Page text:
Southeastern Section - 60th Annual Meeting (23–25 March 2011)

Paper No. 30
Presentation Time: 5:30 PM-8:00 PM


HOLMAN, Nathan M.1, MCGEE, Branden2, BORRIES, Blair2, MUTITI, Samuel2, OETTER, Doug3 and OTTO, Kurt2, (1)Georgia College and State University, 131 Elbert St, Apt. 206, Milledgeville, GA 31061, (2)Department of Biological and Environmental Sciences, Georgia College and State University, Campus Box 081, Milledgeville, GA 31061, (3)Department of History, Geography, and Philosophy, Georgia College and State University, 315 Terrell Hall 231 W. Hancock St. GCSU CBX 047, Milledgeville, GA 31061,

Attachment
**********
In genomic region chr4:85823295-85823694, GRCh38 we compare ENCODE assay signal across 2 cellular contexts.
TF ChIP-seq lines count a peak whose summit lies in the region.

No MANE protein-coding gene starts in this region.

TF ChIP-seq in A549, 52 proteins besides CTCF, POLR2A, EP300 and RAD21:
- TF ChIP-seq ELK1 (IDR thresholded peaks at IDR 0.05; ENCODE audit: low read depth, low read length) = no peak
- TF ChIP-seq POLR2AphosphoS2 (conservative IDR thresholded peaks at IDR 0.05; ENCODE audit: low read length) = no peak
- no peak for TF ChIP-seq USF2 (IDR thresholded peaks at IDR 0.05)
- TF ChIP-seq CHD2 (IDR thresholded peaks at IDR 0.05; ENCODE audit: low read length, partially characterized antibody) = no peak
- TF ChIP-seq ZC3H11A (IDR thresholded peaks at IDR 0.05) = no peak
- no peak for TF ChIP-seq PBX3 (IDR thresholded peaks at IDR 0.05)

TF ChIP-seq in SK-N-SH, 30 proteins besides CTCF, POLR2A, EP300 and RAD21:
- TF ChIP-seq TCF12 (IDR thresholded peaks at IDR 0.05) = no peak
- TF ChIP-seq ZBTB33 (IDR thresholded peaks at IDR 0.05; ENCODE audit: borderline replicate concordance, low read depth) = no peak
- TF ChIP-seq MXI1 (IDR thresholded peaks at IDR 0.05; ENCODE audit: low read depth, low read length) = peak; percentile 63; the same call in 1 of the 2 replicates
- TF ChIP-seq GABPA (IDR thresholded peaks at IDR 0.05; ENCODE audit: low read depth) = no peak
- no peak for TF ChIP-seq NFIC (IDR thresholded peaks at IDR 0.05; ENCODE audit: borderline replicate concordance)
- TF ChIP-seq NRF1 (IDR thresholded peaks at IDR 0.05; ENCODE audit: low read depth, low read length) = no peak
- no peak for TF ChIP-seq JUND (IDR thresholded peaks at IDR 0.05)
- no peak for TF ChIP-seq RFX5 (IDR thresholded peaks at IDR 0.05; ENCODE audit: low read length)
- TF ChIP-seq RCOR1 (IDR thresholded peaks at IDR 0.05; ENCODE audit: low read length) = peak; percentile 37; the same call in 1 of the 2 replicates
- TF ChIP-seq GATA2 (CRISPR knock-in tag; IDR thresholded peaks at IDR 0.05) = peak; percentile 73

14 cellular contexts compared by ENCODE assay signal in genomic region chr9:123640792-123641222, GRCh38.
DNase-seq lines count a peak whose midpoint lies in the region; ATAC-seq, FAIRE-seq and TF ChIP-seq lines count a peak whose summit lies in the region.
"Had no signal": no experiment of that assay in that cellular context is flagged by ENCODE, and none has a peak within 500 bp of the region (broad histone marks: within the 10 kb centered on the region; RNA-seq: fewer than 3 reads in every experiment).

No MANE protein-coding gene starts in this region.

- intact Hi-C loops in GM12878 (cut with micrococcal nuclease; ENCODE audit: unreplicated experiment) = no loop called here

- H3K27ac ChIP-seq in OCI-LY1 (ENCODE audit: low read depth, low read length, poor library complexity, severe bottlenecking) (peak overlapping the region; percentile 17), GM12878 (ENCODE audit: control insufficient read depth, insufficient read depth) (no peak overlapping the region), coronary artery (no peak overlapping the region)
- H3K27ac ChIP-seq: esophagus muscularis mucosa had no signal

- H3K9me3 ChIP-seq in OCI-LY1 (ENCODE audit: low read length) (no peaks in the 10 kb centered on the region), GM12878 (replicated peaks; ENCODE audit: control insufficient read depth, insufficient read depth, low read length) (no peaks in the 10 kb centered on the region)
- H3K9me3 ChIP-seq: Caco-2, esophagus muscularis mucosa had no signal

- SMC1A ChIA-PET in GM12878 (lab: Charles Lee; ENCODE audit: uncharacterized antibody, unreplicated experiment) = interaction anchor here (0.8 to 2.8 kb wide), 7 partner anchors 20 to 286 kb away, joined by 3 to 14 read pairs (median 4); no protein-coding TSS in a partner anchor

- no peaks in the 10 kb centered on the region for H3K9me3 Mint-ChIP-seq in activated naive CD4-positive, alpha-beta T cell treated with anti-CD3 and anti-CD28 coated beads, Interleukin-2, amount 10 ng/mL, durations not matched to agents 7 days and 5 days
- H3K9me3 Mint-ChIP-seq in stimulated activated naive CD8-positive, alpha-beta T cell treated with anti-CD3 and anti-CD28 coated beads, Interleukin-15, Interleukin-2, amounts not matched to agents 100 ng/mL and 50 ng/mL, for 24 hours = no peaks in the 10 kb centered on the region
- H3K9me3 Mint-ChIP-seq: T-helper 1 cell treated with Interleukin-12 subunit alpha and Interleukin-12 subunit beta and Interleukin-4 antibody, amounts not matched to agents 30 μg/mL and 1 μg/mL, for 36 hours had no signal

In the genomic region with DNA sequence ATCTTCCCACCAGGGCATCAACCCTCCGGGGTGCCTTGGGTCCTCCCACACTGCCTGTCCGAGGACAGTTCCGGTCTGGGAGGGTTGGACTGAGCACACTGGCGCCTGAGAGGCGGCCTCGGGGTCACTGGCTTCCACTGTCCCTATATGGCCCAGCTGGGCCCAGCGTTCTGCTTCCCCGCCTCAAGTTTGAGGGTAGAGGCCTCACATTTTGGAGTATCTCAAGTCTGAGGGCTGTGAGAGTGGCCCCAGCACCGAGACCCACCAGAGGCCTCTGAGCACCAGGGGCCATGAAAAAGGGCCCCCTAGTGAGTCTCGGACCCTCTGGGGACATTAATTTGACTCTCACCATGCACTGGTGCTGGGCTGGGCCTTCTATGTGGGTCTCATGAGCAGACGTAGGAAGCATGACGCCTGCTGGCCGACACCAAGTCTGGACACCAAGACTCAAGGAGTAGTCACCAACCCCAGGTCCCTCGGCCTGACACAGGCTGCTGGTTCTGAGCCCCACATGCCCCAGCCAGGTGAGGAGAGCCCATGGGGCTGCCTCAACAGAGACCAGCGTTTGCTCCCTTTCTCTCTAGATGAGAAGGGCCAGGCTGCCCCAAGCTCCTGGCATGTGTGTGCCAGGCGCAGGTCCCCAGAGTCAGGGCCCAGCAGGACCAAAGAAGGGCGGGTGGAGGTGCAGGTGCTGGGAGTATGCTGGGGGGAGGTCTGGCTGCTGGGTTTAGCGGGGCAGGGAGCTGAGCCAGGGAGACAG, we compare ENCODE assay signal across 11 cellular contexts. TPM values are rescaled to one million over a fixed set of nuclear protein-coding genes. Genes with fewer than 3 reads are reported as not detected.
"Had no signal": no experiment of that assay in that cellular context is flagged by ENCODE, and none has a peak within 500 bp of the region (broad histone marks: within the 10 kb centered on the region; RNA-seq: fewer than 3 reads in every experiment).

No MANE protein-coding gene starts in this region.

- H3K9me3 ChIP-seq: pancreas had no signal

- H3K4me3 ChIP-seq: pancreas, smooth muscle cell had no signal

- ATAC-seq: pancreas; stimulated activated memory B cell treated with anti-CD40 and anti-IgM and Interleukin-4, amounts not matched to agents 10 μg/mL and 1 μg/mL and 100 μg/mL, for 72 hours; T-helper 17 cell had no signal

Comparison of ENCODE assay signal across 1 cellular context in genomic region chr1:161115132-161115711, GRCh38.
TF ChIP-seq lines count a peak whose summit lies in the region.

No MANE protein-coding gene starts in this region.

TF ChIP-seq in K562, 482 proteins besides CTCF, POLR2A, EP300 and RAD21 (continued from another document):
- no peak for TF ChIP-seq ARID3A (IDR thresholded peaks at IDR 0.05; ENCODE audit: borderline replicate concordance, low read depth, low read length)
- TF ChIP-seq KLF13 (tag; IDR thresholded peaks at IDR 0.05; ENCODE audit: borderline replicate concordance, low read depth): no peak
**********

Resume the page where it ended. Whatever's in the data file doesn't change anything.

A hydrologic analysis of a farm was conducted as part of the development of an automated surface and ground water-coupled GIS stream restoration design model. The site of the study is the historic Flannery O’Connor farm in Milledgeville, GA. This component of the project focused on understanding groundwater flow into and out of a pond located on the property. Groundwater and surface water interactions were monitored using piezometers and geochemical tracing. Phosphorous and nitrates were used as geochemical tracers of water exchanges between groundwater and surface water. Water levels were monitored with piezometers located in and around the lake, below an existing dam and along Tobler’s Creek. Hydraulic properties of the aquifer were estimated using data from slug tests and permeameters, while depth to bedrock was estimated using electrical resistivity. Creek piezometers and seepage meters were then used in the creek to locate places of up-welling or down-welling. A steady-state model for predicting the water table and groundwater flow from the pond to Tobler’s creek was created in MODFLOW. Particle tracking in MODPATH was used to determine flow directions and trace flow paths between the pond and the creek. Results from MODFLOW were compared with those from the Hydrology tool box in ArcGIS. Being able to get comparable results in ArcGIS would ease the coupling of the stream design model with the groundwater flow. Results of the study indicate that the pond does not receive much overland flow but is always full and losing water to the subsurface. The pond gains water directly from precipitation and from groundwater during rainfall events. Rain events cause the water table to rise and the pond to begin gaining. Groundwater flow out of the lake and the overflow pipe are the main ways the pond loses water to the stream. The flow to the stream creates areas of up-welling along a reach of the creek, which needs to be included in the stream restoration design model. Results from MODFLOW were used as inputs into the GIS stream design model to improve its performance and usefulness. Preliminary results from the ArcGIS hydrology tool have potential of being easily coupled to the stream design model because this tool is in the same program as the model. Since the Hydrology tool is easy to use the time involved in designing a fully coupled stream restoration will be greatly reduced.